Minnesota Gov. Tim Walz has extended the state's Stay at Home order until May 18, with some loosened restrictions on retail.
The order was previously set to expire May 4. Walz held a news conference Thursday afternoon, beginning by saying, "I think it's time to assess where we’re at."
Retailers are being asked to make a plan outlining how they will reopen while following public health guidelines. They will be allowed to sell their inventory using curbside pickup and delivery beginning on Monday, May 4. The state is recommending that everyone wears masks, including employees and customers.
Bars and restaurants will remain closed for dine-in service until at least May 18.
Department of Employment and Economic Development (DEED) Commissioner Steve Grove said they expect this update to allow 30,000 people to go back to work, or approximately 10,000 businesses.
It includes any customer-facing retail establishment in Minnesota that sells, rents, maintains or repairs goods and can reasonably implement social distancing and pickup or delivery. In addition to traditional retail, it includes household goods rentals, maintenance services, repair services and pet grooming. It allows salons and barbershops to open up the retail portions of their businesses.
The state will not be asking businesses to submit their plans for review, but they reserve the right to ask for them. Businesses are asked to do health screenings for employees. Customers are not to be allowed inside the stores. Grove said they "strongly suggest" contactless payment, as well.
More details are available for businesses on the DEED website.
Walz said that there will be no changes at this time for campgrounds or other outdoor facilities that have been closed.
The governor said Thursday that the state has moved to opening about 82% of businesses in some capacity, but said "that is little comfort to the 18% that aren't."
The Stay at Home order was originally put in place on March 27, to slow the spread of COVID-19 and give the state time to ramp up their hospital capacity. On April 8, Walz extended the order until May 4.
At that time, he built in a “mechanism” that allowed businesses to be gradually allowed back to work as they submit plans to show that they can implement public health recommendations like proper hygiene and social distancing. This past Monday, the state estimated 100,000 people went back to work in nonessential manufacturing, industrial and office jobs.
Minnesota Department of Health Commissioner Jan Malcolm has said that whatever happens with the Stay at Home order, Minnesotans can expect measures like social distancing and wearing masks in public to stay in place.
Wearing masks and not congregating together “will probably continue for some time,” Walz said. He acknowledged Thursday that while the "dial" turns up slowly to allow businesses to get back to work, people will still be asked to social distance and stay home, and distance learning will continue for students. People will be asked to telework if possible "for some time."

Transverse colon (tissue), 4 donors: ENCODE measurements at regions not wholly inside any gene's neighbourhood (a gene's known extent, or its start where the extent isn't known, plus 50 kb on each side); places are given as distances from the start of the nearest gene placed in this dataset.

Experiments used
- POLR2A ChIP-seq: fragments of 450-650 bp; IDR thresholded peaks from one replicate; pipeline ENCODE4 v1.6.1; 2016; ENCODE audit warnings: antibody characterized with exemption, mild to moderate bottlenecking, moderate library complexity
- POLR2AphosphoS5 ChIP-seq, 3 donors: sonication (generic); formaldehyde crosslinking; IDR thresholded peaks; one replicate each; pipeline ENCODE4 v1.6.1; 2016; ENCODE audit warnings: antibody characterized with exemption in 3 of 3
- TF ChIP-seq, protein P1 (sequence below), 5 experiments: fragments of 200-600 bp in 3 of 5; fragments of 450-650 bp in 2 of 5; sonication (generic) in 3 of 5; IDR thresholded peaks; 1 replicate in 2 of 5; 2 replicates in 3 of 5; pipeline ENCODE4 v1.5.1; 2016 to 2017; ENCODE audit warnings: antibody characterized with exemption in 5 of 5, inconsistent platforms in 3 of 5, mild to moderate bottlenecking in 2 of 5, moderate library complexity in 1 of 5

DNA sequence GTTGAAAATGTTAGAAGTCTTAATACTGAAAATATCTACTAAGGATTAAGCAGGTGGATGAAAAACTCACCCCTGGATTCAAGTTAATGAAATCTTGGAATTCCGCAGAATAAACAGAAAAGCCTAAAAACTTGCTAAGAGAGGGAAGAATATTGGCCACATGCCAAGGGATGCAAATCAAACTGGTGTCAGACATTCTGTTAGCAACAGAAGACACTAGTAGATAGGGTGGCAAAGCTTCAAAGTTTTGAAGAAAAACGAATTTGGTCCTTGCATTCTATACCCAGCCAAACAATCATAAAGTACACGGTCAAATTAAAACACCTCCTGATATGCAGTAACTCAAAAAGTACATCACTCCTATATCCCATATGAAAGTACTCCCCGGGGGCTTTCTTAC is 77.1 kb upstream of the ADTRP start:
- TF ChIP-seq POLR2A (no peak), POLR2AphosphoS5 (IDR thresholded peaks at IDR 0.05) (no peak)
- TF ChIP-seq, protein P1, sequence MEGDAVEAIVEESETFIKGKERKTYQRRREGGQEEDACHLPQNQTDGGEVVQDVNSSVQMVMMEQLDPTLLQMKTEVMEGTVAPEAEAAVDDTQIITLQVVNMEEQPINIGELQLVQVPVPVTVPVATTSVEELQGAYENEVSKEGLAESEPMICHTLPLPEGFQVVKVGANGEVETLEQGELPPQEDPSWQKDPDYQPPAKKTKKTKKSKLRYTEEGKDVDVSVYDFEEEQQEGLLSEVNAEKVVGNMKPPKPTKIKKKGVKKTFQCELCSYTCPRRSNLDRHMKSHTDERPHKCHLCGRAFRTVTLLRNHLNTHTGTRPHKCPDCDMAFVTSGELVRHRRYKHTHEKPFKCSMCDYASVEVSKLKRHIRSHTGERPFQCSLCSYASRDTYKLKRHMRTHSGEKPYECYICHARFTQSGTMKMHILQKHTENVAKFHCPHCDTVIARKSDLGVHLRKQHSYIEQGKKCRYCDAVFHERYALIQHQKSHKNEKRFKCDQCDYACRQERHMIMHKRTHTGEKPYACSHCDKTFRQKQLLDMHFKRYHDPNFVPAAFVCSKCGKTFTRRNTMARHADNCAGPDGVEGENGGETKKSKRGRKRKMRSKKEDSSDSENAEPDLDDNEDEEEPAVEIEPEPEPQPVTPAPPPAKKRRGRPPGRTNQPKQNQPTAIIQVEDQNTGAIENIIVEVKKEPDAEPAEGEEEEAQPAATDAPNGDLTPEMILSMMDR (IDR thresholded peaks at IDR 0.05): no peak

Walz said he hopes to revise the ban on elective surgeries in the coming days, and that his office is looking for public input. "The hospitals will be the ones that sign off on this," he said.
Beyond that, the next steps would be opening more customer-facing businesses, and then allowing small family gatherings, Walz said. After that, opening places of worship. Opening high-contact businesses like barber shops and salons would come after that.
“Continue what you’re doing in the social distancing,” Walz urged his audience. “Even if there were not a Stay at Home order … that is the surest way to get beyond this and get things back to the way we want them to be.”
Walz said that the data shows Minnesotans have saved lives and bought critical time by staying home. He said he believes that the COVID-19 peak has been pushed out to the end of May or beginning of June.
"I think today there’s a lot of positives to talk about in Minnesota,” he said, while acknowledging that it is against the backdrop of the highest one-day death toll yet.
The state has built up hospital capacity and finalized a lease on an alternate care site to make sure everyone who needs care can receive it. There are other potential sites identified, as well.
“Should a surge come and the capacity be needed to overflow, we could stand those up in 72 hours," he said. "We proved we could do it, it’s there, and that just adds to our capacity.”
The state is still working to acquire more personal protective equipment (PPE) for health care workers.
Walz also pointed out the testing strategy his office is working on with the Minnesota Department of Health, Mayo Clinic and the University of Minnesota. The goal is to get to 20,000 diagnostic tests per day and 15,000 antibody tests per day in the coming weeks.
Walz said the state’s objectives moving forward include:
- Minnesotans living healthy, safe and happy lives
- Slow spread and slowly build immunity, realizing elimination is impossible
- Strategically get more Minnesotans back to work
- Safely and slowly resume in-person contact and other activities
The governor said he's not saying that we'll be "out of it" by May 18. He emphasized that the virus is dictating when restrictions end or loosen.
"We have set parameters, we have set goals, we have turned the dial," he said. "You crank that dial wrong, and it is catastrophic what it can do."
Walz implored Minnesotans Thursday to not just focus on the extended date of May 18.
"Things have changed here, and they've changed for the positive," he said. "Let's grind it out the last few miles of this marathon and get to the other side."
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The state of Minnesota has set up a hotline for general questions about coronavirus at 651-201-3920 or 1-800-657-3903, available 7 a.m. to 7 p.m. There is also a data portal online at mn.gov/covid19.